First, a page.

Impact Investing adds to Returns.
A recent Harvard graduate, Brent Westbrook, said the theme that stood out most to him was Dave’s conviction that SJF and other impact funds can generate strong, venture-style returns by investing in companies that are both high growth AND have a positive impact on job creation and the environment. Many investors first ask how impact investing detracts from returns.
Dave, on the other hand, truly believes that their model is additive and the opportunities SJF now sees are equally or more compelling than conventional venture investment opportunities. Dave’s belief is now backed up with data. A research paper, published at the end of last year, The Alpha in Impact shares case studies, including several of SJF Venture’s portfolio companies, that collectively demonstrate how operating with an impact objective can add financial value for investors.
Brent went on to share that it seems there is increased appetite for impact investing across the board, as some traditional PE shops such as KKR, Bain Capital, and TPG, are starting to raise impact funds. And that the space has gained momentum over the last several years. Dave shared how SJF has received over 750 applications for open roles on their investment team and their fund sizes have increased meaningfully over time. They are investing out of their 4th fund which they raised in just one quarter. With a target of $100M and hard cap of $125M, they were quickly oversubscribed and raised $125M. This rapid fund raising is based on the tremendous success, financial and impact, of SJF’s earlier funds.
Rick Waechter, HBS ’88 was struck by Dave’s comments that there seems to be so much money out there chasing deals, which can make it harder for smaller funds that try to be rational to compete. We are clearly in a “boom” period for VC.
Paradoxes alongside Impact Investing.
Kathryn Shah, HBS ’10 commented on a number of paradoxes we see in the world today such as more interest in impact investing and “do good” companies at the same time many large corporations seem solely focused on shareholder value without regard for other stakeholders. She also noted that governments are not necessarily doing their part for the world’s benefit, particularly the environment, so the private sector has to step in. But in many cases, we can’t trust what the private sector is doing.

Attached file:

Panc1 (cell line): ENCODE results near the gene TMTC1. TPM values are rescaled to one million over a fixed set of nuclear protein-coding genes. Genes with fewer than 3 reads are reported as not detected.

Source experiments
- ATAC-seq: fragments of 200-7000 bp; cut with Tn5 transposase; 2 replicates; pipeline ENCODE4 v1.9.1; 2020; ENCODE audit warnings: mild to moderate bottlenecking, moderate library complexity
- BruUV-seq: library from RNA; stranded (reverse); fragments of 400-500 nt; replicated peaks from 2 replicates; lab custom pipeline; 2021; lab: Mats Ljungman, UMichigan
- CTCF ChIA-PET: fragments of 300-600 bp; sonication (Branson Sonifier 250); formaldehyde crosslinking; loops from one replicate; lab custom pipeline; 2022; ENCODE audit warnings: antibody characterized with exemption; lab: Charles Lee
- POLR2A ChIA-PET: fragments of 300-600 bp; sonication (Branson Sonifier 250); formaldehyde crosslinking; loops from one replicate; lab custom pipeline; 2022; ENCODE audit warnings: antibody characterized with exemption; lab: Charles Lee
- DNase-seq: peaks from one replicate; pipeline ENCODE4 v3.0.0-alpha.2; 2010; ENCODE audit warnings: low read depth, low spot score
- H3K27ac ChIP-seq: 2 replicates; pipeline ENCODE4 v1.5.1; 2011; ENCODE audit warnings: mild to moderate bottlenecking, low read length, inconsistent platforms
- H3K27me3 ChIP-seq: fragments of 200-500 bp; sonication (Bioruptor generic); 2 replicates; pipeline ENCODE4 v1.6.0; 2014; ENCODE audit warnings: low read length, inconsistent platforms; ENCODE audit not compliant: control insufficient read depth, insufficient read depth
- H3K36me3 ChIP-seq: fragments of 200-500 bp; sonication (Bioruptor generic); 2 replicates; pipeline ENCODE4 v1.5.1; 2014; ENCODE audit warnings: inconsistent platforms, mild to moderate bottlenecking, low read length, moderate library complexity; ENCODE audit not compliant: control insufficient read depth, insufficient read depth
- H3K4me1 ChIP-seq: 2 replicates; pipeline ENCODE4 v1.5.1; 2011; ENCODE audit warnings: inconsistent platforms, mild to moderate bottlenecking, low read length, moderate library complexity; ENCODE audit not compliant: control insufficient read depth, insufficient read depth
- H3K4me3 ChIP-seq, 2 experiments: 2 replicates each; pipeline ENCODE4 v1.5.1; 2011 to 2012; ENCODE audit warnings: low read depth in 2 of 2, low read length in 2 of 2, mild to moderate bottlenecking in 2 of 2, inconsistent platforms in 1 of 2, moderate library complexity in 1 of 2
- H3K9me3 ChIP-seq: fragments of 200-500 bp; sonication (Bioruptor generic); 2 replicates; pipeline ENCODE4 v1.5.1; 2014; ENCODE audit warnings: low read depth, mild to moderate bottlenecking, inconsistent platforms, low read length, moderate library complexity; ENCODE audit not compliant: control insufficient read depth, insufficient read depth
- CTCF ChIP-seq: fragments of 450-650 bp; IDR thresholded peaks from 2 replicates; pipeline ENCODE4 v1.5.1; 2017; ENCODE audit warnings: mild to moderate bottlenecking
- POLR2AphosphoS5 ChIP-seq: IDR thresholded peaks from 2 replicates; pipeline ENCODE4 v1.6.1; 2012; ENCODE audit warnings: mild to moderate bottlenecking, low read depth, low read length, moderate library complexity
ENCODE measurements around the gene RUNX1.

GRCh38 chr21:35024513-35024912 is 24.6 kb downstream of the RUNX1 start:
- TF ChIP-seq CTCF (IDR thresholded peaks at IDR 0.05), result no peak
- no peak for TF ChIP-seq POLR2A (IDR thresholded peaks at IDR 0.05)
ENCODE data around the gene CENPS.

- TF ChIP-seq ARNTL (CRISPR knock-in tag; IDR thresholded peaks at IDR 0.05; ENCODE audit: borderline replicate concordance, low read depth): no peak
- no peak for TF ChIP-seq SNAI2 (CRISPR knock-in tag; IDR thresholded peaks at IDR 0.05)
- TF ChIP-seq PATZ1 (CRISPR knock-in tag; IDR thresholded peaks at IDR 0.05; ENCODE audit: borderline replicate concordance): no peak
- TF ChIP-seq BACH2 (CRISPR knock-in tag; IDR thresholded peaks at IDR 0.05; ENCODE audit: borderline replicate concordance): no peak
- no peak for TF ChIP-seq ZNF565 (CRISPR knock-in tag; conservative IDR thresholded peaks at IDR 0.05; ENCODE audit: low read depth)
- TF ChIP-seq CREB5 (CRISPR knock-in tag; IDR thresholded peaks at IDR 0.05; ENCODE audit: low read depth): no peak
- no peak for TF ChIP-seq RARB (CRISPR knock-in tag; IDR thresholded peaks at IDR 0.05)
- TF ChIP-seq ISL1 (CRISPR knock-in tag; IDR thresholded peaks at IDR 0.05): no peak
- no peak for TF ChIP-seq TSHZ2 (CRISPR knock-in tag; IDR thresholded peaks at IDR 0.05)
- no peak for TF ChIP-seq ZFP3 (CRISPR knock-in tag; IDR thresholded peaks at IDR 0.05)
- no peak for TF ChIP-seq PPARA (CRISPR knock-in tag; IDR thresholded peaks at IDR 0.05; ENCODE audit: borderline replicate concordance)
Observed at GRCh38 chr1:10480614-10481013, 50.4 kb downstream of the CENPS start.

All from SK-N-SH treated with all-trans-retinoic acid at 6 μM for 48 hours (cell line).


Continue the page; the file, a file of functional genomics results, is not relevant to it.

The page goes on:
It is refreshing to hear from an impact investor who is walking the talk of doing well by doing good. The very engaged audience shows the positive reaction to Dave’s message and the SJF Ventures story.
We cheer on Dave and SJF’s efforts toward both positive impact AND positive returns. Here’s to the New Year AND the next 20 years!
About the Author
Grace Ueng is Founder & CEO of Savvy Growth, a boutique management consultancy whose mission is to help companies and their leaders achieve their fullest potential.
Ueng and Savvy’s Managing Director, Rich Chleboski, a clean tech veteran, develop and implement strategies to support the growth of impact focused companies. Their expertise spans all phases of the business from evaluation through growth and liquidity. Savvy works with your team from discovery through implementation to ensure the success of your venture.
Savvy supports senior executives and investors at impact focused for profit companies as well as non-profit organizations. They are hired by the board of directors or the CEO of companies at inflection points. They become an extension of the C-suite and develop and implement growth and transition strategies. Savvy Growth has served 200 clients from emerging growth to the Fortune 1000.